In addition to the support Pakistan provided to the US during the Cold War era, Pakistan’s geographical location made it figure prominently in the US foreign policy parameters. Stephen Cohn described Pakistan’s geostrategic significance as; “while history has been unkind to Pakistan, its geography has been its greatest advantage”. Pakistan is located at the juncture of the three important parts of the world, South Asia, West Asia and Central Asia. Due to its location, it has remained the focus of attention of great powers, and has also served as an important route for trade for the landlocked Central Asian Republics (CAS). Both Russia, a world power, and China, an emerging world power, are located in the neighbourhood of Pakistan. Lately Pakistan has assumed tremendous importance for China, which is developing its southern provinces. Because its own port is 4500 km away from Sinkiang, Gwader a deep-water port, which is 2500 km from the same destination, has special attraction for China. Gwader also offers an access to China’s western provinces to the Middle Eastern markets.
China’s main apprehension with the US is that the latter could block China’s trade and supply lanes passing through the South China Sea with the support of its allies occupying key location in the South China Sea if the tension between the two further intensifies. China-Pakistan-Economic-Corridor (CPEC) project is mainly motivated by the suspicion about the US intentions to “check China’s rise”. It is intended to establish marine presence at Gwader, located close to the strategic Strait of Hormuz, and to build land routes from the Persian Gulf through Pakistan to Western China. This is China’s insurance to continue trade with the West Asia and Middle East in case of hostilities with the US and its allies in Asia. As to the benefit for Pakistan CPEC will help build infrastructure, stimulate economy and create thousands of much needed job opportunities. Pak-China ties have, therefore, become strategically significant for both the countries.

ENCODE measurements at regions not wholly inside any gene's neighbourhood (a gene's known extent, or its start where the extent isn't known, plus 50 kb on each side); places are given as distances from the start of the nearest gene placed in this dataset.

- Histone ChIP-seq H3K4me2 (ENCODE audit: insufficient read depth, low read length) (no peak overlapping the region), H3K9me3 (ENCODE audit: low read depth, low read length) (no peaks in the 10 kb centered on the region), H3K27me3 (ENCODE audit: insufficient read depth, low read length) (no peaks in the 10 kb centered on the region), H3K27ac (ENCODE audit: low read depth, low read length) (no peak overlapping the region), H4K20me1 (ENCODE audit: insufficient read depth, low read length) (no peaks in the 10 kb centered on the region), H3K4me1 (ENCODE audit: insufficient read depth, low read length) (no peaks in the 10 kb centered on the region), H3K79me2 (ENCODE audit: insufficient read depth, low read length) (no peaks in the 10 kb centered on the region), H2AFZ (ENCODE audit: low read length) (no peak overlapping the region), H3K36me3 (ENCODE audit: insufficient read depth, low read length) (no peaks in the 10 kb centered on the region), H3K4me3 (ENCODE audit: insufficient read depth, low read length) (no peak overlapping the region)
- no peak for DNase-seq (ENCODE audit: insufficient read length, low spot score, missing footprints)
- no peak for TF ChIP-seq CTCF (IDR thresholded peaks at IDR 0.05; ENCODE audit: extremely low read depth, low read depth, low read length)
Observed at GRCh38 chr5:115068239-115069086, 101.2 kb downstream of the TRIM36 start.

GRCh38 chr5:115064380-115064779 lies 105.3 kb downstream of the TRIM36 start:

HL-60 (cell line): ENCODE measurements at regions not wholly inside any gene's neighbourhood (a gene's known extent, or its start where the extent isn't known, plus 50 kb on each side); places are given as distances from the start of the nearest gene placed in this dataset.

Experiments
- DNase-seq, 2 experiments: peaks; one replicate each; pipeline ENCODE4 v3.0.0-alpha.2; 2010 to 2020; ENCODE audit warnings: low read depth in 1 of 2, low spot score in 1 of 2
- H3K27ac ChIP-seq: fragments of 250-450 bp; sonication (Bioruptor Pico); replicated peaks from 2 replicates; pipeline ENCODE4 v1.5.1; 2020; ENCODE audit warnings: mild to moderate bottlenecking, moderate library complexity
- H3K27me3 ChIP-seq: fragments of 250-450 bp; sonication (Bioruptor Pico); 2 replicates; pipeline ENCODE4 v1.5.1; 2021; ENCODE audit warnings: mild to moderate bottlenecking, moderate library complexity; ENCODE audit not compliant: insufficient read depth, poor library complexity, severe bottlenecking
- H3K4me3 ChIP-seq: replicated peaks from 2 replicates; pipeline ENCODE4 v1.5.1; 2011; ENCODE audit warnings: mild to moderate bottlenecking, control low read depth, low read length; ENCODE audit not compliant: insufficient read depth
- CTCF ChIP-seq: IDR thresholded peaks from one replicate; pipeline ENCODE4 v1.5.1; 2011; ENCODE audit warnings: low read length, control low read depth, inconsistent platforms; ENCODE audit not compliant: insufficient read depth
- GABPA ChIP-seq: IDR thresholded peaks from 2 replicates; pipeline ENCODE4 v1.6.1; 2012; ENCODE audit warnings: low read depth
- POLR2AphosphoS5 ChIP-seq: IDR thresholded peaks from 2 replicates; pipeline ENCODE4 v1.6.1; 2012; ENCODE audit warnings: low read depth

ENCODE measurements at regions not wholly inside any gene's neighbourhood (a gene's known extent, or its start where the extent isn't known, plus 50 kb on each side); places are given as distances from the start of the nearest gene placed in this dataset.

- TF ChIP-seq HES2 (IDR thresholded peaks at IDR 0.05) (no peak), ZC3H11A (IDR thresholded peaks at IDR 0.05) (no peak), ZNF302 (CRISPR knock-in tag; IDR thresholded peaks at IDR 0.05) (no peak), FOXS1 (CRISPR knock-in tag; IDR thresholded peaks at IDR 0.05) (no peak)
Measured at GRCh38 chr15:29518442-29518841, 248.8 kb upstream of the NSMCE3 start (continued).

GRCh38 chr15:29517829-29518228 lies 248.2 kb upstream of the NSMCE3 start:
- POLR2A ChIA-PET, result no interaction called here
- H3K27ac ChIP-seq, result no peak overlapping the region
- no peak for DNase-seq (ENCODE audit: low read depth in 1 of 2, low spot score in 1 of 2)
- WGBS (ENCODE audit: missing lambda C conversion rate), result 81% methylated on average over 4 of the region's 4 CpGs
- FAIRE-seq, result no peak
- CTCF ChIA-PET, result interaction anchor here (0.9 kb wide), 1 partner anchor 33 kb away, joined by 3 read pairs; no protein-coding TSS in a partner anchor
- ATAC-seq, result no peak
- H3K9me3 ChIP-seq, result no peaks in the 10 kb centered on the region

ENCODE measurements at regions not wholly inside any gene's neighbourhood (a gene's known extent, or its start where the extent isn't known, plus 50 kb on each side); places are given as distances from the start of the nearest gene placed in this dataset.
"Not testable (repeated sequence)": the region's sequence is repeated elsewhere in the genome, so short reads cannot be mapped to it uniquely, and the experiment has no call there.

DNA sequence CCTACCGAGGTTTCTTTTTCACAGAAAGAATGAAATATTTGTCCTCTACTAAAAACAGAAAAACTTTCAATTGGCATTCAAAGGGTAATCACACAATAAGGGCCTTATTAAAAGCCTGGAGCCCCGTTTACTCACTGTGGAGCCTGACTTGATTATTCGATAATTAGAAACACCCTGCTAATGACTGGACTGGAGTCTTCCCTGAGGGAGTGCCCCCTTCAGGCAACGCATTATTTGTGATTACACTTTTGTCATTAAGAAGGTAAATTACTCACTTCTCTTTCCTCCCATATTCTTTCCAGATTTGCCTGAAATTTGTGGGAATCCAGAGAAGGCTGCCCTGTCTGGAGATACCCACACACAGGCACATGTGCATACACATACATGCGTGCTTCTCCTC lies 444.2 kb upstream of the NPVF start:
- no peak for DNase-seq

The real US designs look like establishing a strong foothold in this region to contain the ever-expanding influence of China, and to counter Iran and Pakistan, the only Muslim country having credible nuclear capability. For this purpose the US is trying to rear India as a major global power to protect its interests in the region as a strategic partner. The US immediate concern is peace in the volatile war-ravaged Afghanistan. To pave the way for Indian hegemony in the region, the US wants to reduce Pakistan to a toothless state subservient to India like other South Asian countries, through coercive diplomatic maneuvers. The US administration, right from President Donald Trump to the spokesperson of the State Department, has launched a campaign to malign Pakistan by blaming it for deceptively providing safe havens to the Afghan Taliban. In the backdrop of US strategic objectives, and Pakistan’s compelling economic needs together with the history of hostile Indian posture, the US-Pakistan policies are not likely to converge on mutually agreeable terms, because of their clashing interests. Pakistan cannot either be coerced to accept Indian hegemony in the South Asia, or to withdraw from CPEC, which is considered a game changer by the Pakistani strategists and economists. Along with Kashmir Dispute and nuclear capability, Pakistani nation has developed a national consensus on CPEC project, in the quickest time.
— The writer a retired Brig, is professional educationist based in Islamabad.